Mottola: It was very frustrating. We just kept thinking, “Why can’t we get
a break?”

iW: You got that break when you got into Cannes, right?

Mottola: Getting into Cannes was a really big thrill, and actually it
probably saved the movie. If we didn’t get into Cannes, the film might
not be coming out now. I think most distributors had totally written us
off, but being there opened some doors for us. Most of the US press and
most of the US distributors didn’t pay any attention to us at Cannes
since we were old news, but suddenly we were brand new for the European
press and distributors. We had a whole new audience to try and dazzle.
In the end, we had a couple of choices, and ultimately signed a
deal with Cinepix (Film Properties-CFP). I guess my most vivid Cannes memory is every night after a day full of interviews and screenings, my best friend and I would ride around on Kawasaki mopeds in our tuxedos, and go from party
to party, getting drunker and drunker. I was running on empty for the
whole ten days, but it was a great experience.

indieWIRE: How did the Miami Film Festival compare to all the other
festivals that you have been a part of?

Mottola: It was great. There was a real interesting, eclectic feeling to
it. What I particularly liked about screening “Daytrippers” at the Miami
festival is that every film got shown by itself. There were no
competing screenings, so every film got its moment–in a really great
theater. I think there is a lot to be said for that, especially when
you’re presenting the films to a community because the people who are
interested have a shot at seeing each movie. I was impressed with the
number of people who attended the festival, and how cool the audiences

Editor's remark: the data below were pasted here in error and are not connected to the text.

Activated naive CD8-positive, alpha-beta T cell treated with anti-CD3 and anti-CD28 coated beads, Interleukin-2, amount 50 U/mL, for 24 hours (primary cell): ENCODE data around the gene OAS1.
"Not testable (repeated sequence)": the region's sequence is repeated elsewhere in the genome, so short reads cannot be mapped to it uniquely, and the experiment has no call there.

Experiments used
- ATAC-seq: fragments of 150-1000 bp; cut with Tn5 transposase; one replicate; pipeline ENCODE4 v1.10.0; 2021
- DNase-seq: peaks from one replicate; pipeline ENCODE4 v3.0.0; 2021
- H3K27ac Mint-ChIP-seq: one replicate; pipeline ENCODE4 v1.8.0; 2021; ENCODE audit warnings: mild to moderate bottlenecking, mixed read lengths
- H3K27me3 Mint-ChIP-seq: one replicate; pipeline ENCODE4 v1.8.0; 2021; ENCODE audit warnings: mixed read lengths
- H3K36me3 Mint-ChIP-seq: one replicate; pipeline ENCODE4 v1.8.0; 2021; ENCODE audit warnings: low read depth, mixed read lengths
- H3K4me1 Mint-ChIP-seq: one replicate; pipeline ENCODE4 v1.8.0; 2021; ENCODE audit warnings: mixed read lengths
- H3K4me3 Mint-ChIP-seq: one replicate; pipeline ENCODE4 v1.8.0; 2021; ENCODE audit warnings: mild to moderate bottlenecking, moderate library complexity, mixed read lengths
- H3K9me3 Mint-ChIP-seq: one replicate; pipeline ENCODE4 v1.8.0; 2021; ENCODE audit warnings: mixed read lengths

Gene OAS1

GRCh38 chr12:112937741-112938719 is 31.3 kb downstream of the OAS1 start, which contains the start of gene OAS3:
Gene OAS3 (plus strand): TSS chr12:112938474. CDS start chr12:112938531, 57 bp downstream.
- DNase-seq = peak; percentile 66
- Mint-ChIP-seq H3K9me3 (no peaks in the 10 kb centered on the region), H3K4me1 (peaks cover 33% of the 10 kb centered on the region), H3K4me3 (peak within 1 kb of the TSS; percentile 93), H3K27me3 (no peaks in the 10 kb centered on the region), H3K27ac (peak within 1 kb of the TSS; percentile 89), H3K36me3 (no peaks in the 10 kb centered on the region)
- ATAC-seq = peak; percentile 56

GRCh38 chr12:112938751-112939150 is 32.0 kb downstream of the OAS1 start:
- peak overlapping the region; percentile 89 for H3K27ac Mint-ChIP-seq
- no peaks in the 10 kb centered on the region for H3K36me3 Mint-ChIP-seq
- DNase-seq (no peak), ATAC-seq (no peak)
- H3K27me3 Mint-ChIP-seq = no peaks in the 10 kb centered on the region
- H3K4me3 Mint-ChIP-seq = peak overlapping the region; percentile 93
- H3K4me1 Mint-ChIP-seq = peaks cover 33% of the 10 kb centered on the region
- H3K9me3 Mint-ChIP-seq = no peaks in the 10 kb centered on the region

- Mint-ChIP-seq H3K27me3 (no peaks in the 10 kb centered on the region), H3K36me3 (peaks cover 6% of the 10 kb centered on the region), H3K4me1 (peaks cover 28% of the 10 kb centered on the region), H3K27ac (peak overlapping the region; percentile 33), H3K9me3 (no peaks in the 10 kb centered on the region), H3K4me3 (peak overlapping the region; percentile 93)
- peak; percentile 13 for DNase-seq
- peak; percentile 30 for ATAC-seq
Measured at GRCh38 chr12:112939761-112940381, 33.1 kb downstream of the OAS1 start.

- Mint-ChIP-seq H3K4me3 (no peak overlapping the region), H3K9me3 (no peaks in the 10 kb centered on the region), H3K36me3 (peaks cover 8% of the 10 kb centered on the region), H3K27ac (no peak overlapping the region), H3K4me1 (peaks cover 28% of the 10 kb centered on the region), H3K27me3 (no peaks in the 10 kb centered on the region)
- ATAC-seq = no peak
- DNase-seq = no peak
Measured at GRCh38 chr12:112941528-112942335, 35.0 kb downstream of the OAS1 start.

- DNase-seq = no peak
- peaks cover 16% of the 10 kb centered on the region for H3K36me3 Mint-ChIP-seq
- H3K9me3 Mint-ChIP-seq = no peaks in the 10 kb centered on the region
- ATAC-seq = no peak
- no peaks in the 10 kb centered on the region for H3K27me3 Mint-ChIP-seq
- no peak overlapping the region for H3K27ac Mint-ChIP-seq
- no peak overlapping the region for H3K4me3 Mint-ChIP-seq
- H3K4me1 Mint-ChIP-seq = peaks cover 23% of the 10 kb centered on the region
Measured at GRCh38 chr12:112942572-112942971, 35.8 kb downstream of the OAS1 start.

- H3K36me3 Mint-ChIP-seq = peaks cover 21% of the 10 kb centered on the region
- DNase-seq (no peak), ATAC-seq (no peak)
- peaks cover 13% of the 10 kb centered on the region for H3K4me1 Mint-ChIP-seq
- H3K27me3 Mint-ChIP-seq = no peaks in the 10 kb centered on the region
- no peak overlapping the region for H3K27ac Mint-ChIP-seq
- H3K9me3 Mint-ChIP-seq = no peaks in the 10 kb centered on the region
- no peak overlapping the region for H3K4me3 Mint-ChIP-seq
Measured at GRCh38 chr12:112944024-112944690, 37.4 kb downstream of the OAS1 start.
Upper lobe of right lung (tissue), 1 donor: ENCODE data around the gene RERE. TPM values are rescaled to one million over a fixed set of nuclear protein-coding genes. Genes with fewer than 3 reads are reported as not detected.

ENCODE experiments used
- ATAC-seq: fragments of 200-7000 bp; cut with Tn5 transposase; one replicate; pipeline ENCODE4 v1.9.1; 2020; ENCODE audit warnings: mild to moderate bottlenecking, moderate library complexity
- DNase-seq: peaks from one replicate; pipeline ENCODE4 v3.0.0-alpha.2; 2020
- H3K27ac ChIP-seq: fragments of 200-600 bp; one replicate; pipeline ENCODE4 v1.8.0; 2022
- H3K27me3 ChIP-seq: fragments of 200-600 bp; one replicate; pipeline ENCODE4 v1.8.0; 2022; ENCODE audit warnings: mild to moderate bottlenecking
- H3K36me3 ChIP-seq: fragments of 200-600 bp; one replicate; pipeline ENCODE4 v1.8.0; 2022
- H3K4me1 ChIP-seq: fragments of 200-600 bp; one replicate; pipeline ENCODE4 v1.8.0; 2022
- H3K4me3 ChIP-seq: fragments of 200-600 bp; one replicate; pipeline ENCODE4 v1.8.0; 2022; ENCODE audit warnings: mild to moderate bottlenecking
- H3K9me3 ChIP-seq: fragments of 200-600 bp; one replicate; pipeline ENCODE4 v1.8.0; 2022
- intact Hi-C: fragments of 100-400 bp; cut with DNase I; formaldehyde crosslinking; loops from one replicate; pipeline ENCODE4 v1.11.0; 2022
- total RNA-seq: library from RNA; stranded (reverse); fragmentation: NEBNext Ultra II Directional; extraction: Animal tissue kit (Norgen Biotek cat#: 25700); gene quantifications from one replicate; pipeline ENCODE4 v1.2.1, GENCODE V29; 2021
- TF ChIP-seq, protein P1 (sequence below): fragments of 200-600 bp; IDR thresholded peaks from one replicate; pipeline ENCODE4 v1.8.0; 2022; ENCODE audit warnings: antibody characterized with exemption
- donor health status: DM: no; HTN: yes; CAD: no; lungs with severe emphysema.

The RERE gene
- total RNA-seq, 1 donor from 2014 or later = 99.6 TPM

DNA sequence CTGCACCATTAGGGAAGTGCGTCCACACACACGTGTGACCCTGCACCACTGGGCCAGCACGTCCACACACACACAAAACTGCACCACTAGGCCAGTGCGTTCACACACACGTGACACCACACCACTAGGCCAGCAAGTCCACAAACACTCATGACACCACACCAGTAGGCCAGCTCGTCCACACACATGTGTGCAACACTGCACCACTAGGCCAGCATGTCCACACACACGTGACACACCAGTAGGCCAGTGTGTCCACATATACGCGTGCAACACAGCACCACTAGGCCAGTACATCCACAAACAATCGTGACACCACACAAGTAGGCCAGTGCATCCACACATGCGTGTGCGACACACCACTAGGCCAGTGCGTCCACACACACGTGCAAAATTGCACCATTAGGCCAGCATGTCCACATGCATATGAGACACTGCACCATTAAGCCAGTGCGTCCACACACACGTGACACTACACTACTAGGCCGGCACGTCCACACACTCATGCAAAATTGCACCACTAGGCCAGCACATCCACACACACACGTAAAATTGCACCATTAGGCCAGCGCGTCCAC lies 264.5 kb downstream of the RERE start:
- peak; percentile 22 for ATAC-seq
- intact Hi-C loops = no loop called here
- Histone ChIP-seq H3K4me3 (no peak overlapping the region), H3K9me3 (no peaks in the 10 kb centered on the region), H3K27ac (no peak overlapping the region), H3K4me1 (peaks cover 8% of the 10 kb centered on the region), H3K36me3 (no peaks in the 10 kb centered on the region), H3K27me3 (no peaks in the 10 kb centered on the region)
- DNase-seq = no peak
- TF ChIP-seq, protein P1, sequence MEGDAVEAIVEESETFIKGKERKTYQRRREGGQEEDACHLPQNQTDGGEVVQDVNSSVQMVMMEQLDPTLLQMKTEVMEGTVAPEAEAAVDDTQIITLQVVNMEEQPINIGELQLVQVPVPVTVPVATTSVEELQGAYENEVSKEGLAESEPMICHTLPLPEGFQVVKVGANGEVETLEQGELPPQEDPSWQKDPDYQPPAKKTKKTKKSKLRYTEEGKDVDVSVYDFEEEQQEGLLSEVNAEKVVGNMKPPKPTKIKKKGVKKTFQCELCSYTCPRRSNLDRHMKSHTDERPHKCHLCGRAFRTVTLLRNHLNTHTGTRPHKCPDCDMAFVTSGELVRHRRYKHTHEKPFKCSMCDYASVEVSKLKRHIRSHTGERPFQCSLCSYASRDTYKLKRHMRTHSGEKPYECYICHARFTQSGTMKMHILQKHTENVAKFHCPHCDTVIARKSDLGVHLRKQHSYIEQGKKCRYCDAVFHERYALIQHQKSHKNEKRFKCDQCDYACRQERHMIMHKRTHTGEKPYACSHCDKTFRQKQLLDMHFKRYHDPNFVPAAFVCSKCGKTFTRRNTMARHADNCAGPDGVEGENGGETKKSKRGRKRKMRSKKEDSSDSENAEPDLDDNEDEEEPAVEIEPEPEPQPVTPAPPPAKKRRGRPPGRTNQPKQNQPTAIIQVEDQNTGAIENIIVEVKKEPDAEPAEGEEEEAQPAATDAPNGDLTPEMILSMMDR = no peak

were. It was one of the nicest audiences that I’ve experienced.

iW: Yeah. It’s seems like there was that strong sense of
community in Miami that you don’t always feel at other festivals.

Mottola: Exactly. I enjoyed Toronto too, but Toronto is a different kind of
city. There, the audiences are film buffs and seem enthusiastic, but
there is a something a little different about the Miami festival. You
do feel like it’s a real community. They’re really supportive. It was a
great chance for me. Hopefully, the film will open there, and people
will talk about it.

iW: You’ve traveled to quite a few film festivals over the last
year. I’m sure you get pampered at a lot of them. They fly you around
the world, feed you, and treat you like a VIP. It seems as if it would
be pretty easy to get caught up in that world and lose sight of what’s
really important, like making films, right?

Mottola: Definitely. It’s really tempting. I’ve got to keep telling myself
that it’s out of my system, and now I have to move on. I just turned
down chances to go to festivals in Portugal and Oslo. These are places
I would love to see. I mean, when’s the next time someone’s going to
offer me a trip to Oslo? At the same time, it gave me a chance to see
how people from different parts of the world would react to my film, and
hopefully develop audiences in those places. I really learned a lot
from all the different Q & A’s I’ve done. On the business side, those
festivals gave me the chance to meet people from other parts of the
world who I may potentially ask for money if I don’t feel turning to
Hollywood is appropriate.

iW: As a first-time filmmaker, it must have been great to get
Steven Soderbergh as one of your producers. On the other hand, did his
involvement add any pressure?

Mottola: Well, I already knew Steven, but yes. Unconsciously, I think I was
nervous. I worried that he’d see me making mistakes, and would shake
his head as he was looking over my shoulders. I also worried that I
would be overly influenced by him because I respect him so much.
Fortunately, he made it clear very early on that this was my movie, and
he wasn’t going to try to force his aesthetics on me. There were
probably times when Steven would bite his tongue and stop himself from
saying, ‘Greg, this is how I would do it.’ I’m sure there are other
filmmakers who would have had a harder time putting their egos aside,
and would have ended up controlling the production more. For the most
part, Steven knew when to be supportive, and knew when to just get out
of the way. Occasionally, he would kick my ass and say stuff like ‘this
has got to be better,’ but that’s what a good producer should do.